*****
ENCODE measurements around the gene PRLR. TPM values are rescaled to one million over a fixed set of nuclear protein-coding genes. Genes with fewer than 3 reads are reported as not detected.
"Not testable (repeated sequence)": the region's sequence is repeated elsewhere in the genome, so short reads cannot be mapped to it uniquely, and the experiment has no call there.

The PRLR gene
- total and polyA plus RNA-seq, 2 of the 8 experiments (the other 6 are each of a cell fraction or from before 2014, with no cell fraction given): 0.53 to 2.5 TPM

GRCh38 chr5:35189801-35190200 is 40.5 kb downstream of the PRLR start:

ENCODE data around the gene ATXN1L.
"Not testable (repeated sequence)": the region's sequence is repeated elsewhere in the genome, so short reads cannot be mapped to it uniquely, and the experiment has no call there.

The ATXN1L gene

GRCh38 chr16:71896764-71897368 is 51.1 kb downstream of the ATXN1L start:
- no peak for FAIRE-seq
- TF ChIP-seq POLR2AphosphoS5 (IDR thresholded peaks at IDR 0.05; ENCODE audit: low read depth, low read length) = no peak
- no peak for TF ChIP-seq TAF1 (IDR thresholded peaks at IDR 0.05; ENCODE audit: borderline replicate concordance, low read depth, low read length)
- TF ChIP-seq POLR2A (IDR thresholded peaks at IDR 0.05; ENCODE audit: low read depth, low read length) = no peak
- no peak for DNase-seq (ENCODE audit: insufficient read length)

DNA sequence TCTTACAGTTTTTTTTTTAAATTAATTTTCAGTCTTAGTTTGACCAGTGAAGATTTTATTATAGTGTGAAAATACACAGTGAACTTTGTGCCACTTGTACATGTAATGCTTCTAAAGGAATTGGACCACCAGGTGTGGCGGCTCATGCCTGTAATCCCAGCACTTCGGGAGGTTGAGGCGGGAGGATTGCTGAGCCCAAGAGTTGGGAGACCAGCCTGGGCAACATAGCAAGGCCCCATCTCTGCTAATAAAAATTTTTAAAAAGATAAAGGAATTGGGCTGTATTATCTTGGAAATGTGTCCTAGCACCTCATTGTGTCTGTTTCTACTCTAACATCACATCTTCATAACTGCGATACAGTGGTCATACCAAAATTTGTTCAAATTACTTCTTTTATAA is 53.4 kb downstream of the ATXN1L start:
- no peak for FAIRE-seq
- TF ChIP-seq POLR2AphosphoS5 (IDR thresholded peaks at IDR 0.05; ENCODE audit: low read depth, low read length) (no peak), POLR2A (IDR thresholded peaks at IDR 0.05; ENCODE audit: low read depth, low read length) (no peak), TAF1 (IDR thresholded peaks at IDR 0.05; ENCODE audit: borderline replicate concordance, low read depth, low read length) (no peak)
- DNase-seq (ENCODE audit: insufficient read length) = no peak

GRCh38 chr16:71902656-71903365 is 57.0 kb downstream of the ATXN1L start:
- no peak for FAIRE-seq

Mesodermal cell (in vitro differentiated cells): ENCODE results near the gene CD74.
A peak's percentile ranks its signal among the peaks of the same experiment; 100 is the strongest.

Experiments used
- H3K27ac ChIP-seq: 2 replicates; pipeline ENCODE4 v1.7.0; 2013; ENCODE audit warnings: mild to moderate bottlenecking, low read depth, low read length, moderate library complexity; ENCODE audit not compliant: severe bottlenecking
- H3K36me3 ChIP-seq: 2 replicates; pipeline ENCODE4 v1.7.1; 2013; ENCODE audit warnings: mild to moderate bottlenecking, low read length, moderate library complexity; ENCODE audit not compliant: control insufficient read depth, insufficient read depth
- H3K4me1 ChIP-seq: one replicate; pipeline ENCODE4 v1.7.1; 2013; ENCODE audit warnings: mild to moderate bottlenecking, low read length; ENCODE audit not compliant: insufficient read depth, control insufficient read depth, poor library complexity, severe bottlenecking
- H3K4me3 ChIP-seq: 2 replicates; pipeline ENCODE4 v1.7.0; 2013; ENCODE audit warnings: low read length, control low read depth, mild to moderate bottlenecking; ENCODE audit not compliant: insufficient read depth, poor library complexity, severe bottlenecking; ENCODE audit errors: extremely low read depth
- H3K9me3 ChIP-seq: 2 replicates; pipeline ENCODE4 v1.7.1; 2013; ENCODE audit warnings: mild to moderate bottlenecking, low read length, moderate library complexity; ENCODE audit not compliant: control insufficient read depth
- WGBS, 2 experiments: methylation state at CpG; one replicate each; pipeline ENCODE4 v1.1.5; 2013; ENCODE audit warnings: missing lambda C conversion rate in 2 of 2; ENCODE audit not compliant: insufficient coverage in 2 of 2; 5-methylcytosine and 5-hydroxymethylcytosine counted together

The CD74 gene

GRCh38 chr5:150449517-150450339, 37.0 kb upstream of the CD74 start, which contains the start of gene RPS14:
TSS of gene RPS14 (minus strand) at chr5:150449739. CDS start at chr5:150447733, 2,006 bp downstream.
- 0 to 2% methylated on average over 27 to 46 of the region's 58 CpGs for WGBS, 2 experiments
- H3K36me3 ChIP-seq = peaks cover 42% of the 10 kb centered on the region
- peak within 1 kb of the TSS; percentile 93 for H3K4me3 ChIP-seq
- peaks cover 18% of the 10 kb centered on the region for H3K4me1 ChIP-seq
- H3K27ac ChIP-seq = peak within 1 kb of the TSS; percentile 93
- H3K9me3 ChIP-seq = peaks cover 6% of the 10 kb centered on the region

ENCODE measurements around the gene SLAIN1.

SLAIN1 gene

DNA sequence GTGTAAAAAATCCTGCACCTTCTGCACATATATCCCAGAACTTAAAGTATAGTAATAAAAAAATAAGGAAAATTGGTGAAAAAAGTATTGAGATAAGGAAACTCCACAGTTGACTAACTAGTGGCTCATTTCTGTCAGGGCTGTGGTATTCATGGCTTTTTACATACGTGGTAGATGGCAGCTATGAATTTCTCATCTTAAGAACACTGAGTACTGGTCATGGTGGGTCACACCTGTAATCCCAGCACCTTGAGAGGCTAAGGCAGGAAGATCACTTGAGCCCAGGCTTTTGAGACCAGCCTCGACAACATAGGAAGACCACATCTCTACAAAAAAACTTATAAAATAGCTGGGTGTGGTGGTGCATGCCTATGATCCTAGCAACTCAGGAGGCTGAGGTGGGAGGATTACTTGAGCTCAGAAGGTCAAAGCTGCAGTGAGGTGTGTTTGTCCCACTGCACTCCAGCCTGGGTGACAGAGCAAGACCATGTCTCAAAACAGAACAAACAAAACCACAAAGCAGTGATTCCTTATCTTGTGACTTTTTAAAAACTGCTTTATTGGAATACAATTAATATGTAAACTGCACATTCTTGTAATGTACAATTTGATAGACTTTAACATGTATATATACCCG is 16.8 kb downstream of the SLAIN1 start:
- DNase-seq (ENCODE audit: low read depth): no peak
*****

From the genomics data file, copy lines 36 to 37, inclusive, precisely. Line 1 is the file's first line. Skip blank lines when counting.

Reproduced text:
- peaks cover 18% of the 10 kb centered on the region for H3K4me1 ChIP-seq
- H3K27ac ChIP-seq = peak within 1 kb of the TSS; percentile 93